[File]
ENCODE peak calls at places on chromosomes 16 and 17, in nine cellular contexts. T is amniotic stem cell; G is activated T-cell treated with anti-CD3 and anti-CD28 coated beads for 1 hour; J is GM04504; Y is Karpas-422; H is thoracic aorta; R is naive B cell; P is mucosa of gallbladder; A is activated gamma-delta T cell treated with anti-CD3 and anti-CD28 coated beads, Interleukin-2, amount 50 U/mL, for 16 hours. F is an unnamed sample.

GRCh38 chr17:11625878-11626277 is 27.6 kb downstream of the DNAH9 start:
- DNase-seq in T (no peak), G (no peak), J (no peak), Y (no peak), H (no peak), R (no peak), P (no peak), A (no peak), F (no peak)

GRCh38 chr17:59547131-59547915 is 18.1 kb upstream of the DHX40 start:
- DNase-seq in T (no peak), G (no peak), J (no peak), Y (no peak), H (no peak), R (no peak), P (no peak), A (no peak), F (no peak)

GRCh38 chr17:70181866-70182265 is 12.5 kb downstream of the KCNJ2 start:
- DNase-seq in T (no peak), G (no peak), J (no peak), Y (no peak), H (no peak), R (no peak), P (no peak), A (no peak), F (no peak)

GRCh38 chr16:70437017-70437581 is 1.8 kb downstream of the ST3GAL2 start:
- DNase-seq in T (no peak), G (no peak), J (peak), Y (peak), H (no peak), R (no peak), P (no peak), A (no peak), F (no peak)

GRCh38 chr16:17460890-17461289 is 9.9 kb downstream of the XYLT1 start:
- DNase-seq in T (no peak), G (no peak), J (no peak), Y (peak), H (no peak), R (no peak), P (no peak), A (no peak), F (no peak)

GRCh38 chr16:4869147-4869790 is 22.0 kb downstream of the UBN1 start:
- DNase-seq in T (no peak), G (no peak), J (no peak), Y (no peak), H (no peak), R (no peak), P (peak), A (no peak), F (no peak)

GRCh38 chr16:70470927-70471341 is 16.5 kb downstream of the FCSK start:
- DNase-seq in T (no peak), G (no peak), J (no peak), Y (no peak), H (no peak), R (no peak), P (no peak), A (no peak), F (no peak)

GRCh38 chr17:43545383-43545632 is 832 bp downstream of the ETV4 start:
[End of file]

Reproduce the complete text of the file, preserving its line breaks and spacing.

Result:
ENCODE peak calls at places on chromosomes 16 and 17, in nine cellular contexts. T is amniotic stem cell; G is activated T-cell treated with anti-CD3 and anti-CD28 coated beads for 1 hour; J is GM04504; Y is Karpas-422; H is thoracic aorta; R is naive B cell; P is mucosa of gallbladder; A is activated gamma-delta T cell treated with anti-CD3 and anti-CD28 coated beads, Interleukin-2, amount 50 U/mL, for 16 hours. F is an unnamed sample.

GRCh38 chr17:11625878-11626277 is 27.6 kb downstream of the DNAH9 start:
- DNase-seq in T (no peak), G (no peak), J (no peak), Y (no peak), H (no peak), R (no peak), P (no peak), A (no peak), F (no peak)

GRCh38 chr17:59547131-59547915 is 18.1 kb upstream of the DHX40 start:
- DNase-seq in T (no peak), G (no peak), J (no peak), Y (no peak), H (no peak), R (no peak), P (no peak), A (no peak), F (no peak)

GRCh38 chr17:70181866-70182265 is 12.5 kb downstream of the KCNJ2 start:
- DNase-seq in T (no peak), G (no peak), J (no peak), Y (no peak), H (no peak), R (no peak), P (no peak), A (no peak), F (no peak)

GRCh38 chr16:70437017-70437581 is 1.8 kb downstream of the ST3GAL2 start:
- DNase-seq in T (no peak), G (no peak), J (peak), Y (peak), H (no peak), R (no peak), P (no peak), A (no peak), F (no peak)

GRCh38 chr16:17460890-17461289 is 9.9 kb downstream of the XYLT1 start:
- DNase-seq in T (no peak), G (no peak), J (no peak), Y (peak), H (no peak), R (no peak), P (no peak), A (no peak), F (no peak)

GRCh38 chr16:4869147-4869790 is 22.0 kb downstream of the UBN1 start:
- DNase-seq in T (no peak), G (no peak), J (no peak), Y (no peak), H (no peak), R (no peak), P (peak), A (no peak), F (no peak)

GRCh38 chr16:70470927-70471341 is 16.5 kb downstream of the FCSK start:
- DNase-seq in T (no peak), G (no peak), J (no peak), Y (no peak), H (no peak), R (no peak), P (no peak), A (no peak), F (no peak)

GRCh38 chr17:43545383-43545632 is 832 bp downstream of the ETV4 start: